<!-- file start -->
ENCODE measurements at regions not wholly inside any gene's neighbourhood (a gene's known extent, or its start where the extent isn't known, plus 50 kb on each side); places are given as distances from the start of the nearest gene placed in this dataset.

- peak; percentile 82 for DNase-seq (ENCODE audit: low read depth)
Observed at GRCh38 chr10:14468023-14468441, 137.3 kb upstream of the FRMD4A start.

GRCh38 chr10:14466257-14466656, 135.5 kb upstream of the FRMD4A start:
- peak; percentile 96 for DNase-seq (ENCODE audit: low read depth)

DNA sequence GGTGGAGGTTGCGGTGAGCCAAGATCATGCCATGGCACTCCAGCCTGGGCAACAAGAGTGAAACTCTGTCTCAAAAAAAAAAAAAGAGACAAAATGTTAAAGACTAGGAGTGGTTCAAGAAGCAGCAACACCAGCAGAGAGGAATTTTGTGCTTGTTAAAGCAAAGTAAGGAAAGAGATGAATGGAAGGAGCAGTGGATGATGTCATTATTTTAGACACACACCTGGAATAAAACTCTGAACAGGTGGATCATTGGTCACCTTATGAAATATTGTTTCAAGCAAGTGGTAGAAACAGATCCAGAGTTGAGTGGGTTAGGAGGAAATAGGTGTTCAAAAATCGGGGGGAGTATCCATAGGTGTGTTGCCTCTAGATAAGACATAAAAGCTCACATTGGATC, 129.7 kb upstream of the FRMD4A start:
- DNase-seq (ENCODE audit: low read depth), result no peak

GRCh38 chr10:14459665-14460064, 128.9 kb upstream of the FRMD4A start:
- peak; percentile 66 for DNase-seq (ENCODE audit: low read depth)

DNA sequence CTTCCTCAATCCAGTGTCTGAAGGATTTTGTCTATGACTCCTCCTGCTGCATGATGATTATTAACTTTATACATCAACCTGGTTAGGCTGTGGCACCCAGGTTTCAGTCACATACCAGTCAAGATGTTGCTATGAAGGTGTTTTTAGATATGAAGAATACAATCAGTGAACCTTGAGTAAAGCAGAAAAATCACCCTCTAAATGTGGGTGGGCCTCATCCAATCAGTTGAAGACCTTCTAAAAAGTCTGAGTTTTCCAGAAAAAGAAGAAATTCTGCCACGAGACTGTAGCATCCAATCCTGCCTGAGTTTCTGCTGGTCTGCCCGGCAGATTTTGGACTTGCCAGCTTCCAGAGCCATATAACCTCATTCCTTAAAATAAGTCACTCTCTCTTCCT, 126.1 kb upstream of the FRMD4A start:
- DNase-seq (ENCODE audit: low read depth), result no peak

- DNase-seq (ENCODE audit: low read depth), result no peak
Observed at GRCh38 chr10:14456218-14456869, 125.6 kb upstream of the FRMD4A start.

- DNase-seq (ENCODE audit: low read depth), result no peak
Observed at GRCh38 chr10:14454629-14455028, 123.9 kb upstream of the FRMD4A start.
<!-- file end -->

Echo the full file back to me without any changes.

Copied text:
ENCODE measurements at regions not wholly inside any gene's neighbourhood (a gene's known extent, or its start where the extent isn't known, plus 50 kb on each side); places are given as distances from the start of the nearest gene placed in this dataset.

- peak; percentile 82 for DNase-seq (ENCODE audit: low read depth)
Observed at GRCh38 chr10:14468023-14468441, 137.3 kb upstream of the FRMD4A start.

GRCh38 chr10:14466257-14466656, 135.5 kb upstream of the FRMD4A start:
- peak; percentile 96 for DNase-seq (ENCODE audit: low read depth)

DNA sequence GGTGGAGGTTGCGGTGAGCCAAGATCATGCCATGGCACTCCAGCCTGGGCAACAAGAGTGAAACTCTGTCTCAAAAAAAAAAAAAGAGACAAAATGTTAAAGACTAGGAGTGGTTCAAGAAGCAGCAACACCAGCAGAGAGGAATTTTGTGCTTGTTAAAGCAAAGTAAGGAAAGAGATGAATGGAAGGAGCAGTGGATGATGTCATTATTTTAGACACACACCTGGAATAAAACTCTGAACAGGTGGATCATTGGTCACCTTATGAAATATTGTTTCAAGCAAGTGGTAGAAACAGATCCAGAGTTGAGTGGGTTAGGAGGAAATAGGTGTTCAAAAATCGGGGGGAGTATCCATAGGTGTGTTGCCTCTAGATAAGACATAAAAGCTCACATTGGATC, 129.7 kb upstream of the FRMD4A start:
- DNase-seq (ENCODE audit: low read depth), result no peak

GRCh38 chr10:14459665-14460064, 128.9 kb upstream of the FRMD4A start:
- peak; percentile 66 for DNase-seq (ENCODE audit: low read depth)

DNA sequence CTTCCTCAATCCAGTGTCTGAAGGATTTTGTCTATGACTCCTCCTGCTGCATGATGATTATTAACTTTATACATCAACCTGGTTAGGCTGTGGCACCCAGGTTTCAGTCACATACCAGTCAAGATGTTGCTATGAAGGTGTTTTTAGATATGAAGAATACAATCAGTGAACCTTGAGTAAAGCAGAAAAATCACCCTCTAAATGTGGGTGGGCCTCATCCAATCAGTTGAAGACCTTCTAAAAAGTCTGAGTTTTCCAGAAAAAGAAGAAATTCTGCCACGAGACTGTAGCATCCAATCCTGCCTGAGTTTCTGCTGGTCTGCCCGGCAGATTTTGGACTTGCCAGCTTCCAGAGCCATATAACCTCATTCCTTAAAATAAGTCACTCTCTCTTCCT, 126.1 kb upstream of the FRMD4A start:
- DNase-seq (ENCODE audit: low read depth), result no peak

- DNase-seq (ENCODE audit: low read depth), result no peak
Observed at GRCh38 chr10:14456218-14456869, 125.6 kb upstream of the FRMD4A start.

- DNase-seq (ENCODE audit: low read depth), result no peak
Observed at GRCh38 chr10:14454629-14455028, 123.9 kb upstream of the FRMD4A start.